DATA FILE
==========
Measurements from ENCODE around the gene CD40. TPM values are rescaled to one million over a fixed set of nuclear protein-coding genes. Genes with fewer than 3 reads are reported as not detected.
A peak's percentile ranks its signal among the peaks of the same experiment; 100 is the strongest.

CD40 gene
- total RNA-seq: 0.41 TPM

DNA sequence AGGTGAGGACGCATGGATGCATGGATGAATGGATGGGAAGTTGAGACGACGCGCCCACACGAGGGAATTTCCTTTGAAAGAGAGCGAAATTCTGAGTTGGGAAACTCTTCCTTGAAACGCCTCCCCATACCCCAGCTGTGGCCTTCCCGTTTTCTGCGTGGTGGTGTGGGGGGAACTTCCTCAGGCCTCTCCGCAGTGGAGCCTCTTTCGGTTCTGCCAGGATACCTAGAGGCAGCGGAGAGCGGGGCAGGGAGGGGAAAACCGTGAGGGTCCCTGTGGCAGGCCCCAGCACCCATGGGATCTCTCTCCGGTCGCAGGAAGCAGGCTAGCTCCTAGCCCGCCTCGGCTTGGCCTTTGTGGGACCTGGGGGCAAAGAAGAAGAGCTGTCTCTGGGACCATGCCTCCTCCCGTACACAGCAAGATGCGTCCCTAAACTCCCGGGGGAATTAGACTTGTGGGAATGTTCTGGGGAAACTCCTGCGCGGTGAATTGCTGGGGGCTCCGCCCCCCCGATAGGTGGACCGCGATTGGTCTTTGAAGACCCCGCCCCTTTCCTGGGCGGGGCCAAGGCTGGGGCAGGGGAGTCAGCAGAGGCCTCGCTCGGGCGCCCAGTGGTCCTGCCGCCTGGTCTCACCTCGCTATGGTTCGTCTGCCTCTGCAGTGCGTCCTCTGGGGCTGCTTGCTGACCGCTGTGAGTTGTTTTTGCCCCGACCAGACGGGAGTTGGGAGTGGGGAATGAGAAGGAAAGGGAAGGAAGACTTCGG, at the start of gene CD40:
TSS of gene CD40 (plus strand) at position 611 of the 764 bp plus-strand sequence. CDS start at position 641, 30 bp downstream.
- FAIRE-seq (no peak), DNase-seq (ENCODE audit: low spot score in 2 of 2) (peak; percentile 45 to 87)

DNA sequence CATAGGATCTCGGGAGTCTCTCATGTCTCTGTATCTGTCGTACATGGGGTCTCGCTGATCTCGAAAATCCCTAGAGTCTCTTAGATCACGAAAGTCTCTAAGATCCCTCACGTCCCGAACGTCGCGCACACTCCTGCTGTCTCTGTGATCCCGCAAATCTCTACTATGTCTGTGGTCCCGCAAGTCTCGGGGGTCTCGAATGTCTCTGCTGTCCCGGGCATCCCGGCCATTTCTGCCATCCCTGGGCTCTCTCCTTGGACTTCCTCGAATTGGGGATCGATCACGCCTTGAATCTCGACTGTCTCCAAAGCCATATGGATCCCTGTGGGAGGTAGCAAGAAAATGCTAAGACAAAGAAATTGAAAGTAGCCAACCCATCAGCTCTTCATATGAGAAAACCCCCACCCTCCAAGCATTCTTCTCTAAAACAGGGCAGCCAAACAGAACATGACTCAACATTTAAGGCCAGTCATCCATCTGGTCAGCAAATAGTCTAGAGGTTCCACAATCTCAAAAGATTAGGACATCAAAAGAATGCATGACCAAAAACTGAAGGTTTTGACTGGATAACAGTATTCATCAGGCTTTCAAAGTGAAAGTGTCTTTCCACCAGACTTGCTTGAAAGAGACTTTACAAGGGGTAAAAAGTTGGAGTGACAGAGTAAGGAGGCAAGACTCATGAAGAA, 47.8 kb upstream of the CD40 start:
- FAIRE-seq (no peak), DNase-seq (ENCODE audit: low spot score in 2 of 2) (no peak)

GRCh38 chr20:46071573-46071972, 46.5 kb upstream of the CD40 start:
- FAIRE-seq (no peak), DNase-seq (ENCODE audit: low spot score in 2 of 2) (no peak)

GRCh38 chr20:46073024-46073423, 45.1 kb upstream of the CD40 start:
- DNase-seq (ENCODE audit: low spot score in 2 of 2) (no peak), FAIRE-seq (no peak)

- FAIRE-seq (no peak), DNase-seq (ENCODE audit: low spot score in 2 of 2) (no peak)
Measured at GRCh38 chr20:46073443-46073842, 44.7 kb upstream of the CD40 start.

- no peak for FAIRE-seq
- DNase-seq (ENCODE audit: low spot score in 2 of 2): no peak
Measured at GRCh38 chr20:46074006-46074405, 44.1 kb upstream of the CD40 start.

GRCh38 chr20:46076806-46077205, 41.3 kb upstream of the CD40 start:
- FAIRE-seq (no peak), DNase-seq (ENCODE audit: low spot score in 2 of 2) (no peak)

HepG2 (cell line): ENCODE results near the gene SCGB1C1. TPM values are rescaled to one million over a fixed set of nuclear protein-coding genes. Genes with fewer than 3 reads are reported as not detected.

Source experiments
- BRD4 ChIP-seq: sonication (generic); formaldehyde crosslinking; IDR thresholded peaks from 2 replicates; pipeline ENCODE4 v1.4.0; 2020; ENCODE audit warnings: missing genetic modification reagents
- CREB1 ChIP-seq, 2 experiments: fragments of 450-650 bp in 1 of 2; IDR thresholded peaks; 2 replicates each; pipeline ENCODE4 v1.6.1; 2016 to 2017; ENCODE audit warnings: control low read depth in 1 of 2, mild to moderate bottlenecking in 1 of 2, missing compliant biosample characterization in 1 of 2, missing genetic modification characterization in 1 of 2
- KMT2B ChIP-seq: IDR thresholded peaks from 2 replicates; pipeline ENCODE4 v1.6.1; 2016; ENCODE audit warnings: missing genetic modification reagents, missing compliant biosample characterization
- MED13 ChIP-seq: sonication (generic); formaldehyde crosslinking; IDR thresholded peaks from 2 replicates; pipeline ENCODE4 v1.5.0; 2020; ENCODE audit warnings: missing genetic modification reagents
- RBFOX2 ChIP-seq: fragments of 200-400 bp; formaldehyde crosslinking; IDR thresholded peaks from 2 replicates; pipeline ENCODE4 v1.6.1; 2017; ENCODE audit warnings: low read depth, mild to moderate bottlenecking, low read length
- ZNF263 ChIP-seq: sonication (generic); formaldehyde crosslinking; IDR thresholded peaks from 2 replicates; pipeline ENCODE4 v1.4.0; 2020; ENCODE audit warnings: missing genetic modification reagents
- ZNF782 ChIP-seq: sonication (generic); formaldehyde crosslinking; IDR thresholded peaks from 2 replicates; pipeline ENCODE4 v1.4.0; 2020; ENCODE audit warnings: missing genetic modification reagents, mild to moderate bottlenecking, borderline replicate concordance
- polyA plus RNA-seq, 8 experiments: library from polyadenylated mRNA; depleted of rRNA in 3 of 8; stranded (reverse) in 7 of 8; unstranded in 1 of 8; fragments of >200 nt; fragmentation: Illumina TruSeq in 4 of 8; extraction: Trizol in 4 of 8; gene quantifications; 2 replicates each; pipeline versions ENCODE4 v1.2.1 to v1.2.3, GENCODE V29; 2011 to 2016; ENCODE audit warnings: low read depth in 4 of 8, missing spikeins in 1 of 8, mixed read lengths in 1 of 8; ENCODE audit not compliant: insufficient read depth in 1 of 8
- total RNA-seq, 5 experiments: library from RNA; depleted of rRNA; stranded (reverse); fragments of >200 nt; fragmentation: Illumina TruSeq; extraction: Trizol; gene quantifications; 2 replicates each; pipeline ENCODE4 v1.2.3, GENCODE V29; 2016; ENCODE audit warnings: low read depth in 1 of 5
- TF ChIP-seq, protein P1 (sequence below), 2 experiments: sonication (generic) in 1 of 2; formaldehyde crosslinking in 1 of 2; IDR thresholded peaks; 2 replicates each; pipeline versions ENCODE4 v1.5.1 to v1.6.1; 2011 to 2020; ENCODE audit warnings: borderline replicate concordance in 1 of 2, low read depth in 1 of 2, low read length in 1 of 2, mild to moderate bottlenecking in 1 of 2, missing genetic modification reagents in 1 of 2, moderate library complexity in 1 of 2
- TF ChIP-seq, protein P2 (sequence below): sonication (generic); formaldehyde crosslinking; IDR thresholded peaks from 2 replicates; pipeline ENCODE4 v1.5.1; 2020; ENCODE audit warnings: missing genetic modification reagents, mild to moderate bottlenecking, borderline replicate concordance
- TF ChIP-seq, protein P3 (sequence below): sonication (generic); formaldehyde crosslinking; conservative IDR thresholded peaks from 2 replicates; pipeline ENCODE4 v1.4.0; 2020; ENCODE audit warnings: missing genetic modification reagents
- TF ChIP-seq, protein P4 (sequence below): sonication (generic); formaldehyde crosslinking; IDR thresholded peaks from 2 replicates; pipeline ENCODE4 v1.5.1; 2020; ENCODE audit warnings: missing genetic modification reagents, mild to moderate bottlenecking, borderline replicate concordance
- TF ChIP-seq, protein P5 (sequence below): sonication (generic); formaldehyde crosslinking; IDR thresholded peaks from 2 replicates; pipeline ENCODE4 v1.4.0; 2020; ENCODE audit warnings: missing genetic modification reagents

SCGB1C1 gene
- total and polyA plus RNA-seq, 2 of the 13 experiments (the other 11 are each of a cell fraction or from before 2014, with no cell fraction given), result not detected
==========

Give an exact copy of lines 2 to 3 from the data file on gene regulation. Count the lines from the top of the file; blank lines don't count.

A peak's percentile ranks its signal among the peaks of the same experiment; 100 is the strongest.

CD40 gene